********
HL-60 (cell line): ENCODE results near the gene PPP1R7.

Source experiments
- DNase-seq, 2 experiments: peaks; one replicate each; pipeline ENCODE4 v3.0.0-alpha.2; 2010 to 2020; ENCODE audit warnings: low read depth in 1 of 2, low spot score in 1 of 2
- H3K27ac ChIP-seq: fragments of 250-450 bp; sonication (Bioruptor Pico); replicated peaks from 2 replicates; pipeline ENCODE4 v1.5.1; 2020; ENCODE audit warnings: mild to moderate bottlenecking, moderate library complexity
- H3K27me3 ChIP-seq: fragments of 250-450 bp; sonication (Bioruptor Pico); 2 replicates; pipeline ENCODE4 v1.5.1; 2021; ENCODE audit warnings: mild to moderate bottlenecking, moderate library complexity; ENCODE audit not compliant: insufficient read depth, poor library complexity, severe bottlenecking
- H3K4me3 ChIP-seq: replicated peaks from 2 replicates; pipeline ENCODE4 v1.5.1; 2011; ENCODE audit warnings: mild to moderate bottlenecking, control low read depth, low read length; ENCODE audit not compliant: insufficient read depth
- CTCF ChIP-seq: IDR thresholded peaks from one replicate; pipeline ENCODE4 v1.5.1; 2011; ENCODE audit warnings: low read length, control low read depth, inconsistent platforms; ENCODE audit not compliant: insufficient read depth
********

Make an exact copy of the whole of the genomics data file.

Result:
HL-60 (cell line): ENCODE results near the gene PPP1R7.

Source experiments
- DNase-seq, 2 experiments: peaks; one replicate each; pipeline ENCODE4 v3.0.0-alpha.2; 2010 to 2020; ENCODE audit warnings: low read depth in 1 of 2, low spot score in 1 of 2
- H3K27ac ChIP-seq: fragments of 250-450 bp; sonication (Bioruptor Pico); replicated peaks from 2 replicates; pipeline ENCODE4 v1.5.1; 2020; ENCODE audit warnings: mild to moderate bottlenecking, moderate library complexity
- H3K27me3 ChIP-seq: fragments of 250-450 bp; sonication (Bioruptor Pico); 2 replicates; pipeline ENCODE4 v1.5.1; 2021; ENCODE audit warnings: mild to moderate bottlenecking, moderate library complexity; ENCODE audit not compliant: insufficient read depth, poor library complexity, severe bottlenecking
- H3K4me3 ChIP-seq: replicated peaks from 2 replicates; pipeline ENCODE4 v1.5.1; 2011; ENCODE audit warnings: mild to moderate bottlenecking, control low read depth, low read length; ENCODE audit not compliant: insufficient read depth
- CTCF ChIP-seq: IDR thresholded peaks from one replicate; pipeline ENCODE4 v1.5.1; 2011; ENCODE audit warnings: low read length, control low read depth, inconsistent platforms; ENCODE audit not compliant: insufficient read depth